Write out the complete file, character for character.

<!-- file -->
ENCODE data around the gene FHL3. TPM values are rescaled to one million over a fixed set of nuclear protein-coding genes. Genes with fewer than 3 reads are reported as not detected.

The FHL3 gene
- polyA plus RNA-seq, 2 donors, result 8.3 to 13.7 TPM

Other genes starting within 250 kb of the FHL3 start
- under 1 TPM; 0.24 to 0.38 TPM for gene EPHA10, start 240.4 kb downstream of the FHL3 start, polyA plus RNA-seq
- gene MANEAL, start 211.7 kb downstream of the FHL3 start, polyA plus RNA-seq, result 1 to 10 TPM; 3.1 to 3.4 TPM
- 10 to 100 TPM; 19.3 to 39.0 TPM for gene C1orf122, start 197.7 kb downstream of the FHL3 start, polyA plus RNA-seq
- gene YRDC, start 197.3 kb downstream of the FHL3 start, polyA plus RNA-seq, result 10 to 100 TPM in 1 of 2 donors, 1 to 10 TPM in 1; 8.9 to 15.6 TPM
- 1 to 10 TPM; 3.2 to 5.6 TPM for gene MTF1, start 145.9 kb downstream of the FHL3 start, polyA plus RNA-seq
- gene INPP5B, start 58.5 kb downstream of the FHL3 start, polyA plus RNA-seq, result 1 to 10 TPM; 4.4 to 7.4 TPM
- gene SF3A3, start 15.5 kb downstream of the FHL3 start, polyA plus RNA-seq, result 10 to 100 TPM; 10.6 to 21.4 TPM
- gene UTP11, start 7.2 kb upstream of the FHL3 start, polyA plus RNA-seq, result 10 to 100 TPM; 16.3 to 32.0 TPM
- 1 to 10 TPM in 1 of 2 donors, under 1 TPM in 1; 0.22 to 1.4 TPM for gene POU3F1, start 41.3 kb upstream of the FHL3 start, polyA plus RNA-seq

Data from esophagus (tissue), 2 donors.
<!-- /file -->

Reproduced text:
ENCODE data around the gene FHL3. TPM values are rescaled to one million over a fixed set of nuclear protein-coding genes. Genes with fewer than 3 reads are reported as not detected.

The FHL3 gene
- polyA plus RNA-seq, 2 donors, result 8.3 to 13.7 TPM

Other genes starting within 250 kb of the FHL3 start
- under 1 TPM; 0.24 to 0.38 TPM for gene EPHA10, start 240.4 kb downstream of the FHL3 start, polyA plus RNA-seq
- gene MANEAL, start 211.7 kb downstream of the FHL3 start, polyA plus RNA-seq, result 1 to 10 TPM; 3.1 to 3.4 TPM
- 10 to 100 TPM; 19.3 to 39.0 TPM for gene C1orf122, start 197.7 kb downstream of the FHL3 start, polyA plus RNA-seq
- gene YRDC, start 197.3 kb downstream of the FHL3 start, polyA plus RNA-seq, result 10 to 100 TPM in 1 of 2 donors, 1 to 10 TPM in 1; 8.9 to 15.6 TPM
- 1 to 10 TPM; 3.2 to 5.6 TPM for gene MTF1, start 145.9 kb downstream of the FHL3 start, polyA plus RNA-seq
- gene INPP5B, start 58.5 kb downstream of the FHL3 start, polyA plus RNA-seq, result 1 to 10 TPM; 4.4 to 7.4 TPM
- gene SF3A3, start 15.5 kb downstream of the FHL3 start, polyA plus RNA-seq, result 10 to 100 TPM; 10.6 to 21.4 TPM
- gene UTP11, start 7.2 kb upstream of the FHL3 start, polyA plus RNA-seq, result 10 to 100 TPM; 16.3 to 32.0 TPM
- 1 to 10 TPM in 1 of 2 donors, under 1 TPM in 1; 0.22 to 1.4 TPM for gene POU3F1, start 41.3 kb upstream of the FHL3 start, polyA plus RNA-seq

Data from esophagus (tissue), 2 donors.